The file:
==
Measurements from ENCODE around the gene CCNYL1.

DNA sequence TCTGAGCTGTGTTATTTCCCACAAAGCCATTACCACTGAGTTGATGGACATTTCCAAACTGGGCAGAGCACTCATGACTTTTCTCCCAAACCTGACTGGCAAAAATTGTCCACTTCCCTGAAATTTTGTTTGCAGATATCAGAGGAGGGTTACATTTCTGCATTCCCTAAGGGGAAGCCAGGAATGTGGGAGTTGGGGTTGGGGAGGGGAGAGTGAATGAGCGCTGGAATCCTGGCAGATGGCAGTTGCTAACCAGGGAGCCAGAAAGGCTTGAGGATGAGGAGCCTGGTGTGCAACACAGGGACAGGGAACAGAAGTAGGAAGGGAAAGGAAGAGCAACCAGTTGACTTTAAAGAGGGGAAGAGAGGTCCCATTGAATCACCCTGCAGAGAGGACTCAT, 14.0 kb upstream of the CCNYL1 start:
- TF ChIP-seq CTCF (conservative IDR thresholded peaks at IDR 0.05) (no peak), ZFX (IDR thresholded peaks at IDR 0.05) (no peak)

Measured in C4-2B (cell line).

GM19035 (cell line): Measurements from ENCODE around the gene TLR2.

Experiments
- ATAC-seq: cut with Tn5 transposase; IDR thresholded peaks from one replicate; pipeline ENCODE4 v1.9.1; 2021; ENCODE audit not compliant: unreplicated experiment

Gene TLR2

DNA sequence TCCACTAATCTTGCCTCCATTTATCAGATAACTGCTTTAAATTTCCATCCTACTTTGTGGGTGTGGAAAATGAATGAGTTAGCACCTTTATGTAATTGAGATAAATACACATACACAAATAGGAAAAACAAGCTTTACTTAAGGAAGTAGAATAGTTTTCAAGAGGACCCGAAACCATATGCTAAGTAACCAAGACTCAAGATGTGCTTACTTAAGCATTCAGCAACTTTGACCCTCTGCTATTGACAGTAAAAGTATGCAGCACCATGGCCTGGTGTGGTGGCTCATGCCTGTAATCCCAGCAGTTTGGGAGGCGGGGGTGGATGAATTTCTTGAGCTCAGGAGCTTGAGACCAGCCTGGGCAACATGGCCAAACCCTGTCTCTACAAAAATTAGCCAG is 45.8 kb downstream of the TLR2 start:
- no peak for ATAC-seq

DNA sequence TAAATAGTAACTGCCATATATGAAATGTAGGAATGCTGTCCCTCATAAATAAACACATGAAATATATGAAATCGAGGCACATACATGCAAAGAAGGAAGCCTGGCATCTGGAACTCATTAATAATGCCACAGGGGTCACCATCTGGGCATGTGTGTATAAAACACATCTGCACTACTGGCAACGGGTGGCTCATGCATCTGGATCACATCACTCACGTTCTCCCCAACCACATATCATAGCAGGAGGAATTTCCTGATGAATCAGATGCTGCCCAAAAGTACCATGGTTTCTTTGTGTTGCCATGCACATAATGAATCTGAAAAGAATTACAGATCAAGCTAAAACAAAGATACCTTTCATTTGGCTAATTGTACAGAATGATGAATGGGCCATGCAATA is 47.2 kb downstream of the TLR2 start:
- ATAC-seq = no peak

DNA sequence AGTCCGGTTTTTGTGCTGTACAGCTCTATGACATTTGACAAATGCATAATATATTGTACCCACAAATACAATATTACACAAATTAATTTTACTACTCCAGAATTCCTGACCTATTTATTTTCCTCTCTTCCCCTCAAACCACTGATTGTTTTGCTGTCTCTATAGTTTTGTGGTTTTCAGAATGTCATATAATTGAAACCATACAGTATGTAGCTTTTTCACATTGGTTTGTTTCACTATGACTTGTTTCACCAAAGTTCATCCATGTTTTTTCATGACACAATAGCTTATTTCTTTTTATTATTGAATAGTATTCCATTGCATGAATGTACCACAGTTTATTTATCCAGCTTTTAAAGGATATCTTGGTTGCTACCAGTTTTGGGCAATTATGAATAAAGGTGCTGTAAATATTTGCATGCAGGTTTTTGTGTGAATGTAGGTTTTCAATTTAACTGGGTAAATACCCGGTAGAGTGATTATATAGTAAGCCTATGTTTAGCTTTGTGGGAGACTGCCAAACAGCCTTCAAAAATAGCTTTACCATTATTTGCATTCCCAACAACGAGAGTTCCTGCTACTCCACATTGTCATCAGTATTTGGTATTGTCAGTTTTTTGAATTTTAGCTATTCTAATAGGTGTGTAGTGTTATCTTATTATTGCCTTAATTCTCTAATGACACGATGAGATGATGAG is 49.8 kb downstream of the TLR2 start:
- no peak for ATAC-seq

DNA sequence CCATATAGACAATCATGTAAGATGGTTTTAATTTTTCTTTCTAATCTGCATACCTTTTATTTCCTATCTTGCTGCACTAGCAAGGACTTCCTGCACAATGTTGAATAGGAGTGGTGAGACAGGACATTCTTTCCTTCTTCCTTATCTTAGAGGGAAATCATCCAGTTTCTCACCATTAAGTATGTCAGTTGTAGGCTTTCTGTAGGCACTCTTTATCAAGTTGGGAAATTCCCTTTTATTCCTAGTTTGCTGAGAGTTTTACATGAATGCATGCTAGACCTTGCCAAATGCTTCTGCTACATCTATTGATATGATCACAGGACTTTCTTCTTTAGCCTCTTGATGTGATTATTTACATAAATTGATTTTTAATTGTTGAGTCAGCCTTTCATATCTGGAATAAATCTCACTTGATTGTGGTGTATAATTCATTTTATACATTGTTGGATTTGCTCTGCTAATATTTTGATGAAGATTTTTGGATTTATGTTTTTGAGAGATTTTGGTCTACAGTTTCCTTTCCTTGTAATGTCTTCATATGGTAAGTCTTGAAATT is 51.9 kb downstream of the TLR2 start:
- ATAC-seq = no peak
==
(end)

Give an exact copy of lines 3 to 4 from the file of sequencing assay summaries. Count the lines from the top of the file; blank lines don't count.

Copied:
- TF ChIP-seq CTCF (conservative IDR thresholded peaks at IDR 0.05) (no peak), ZFX (IDR thresholded peaks at IDR 0.05) (no peak)

Measured in C4-2B (cell line).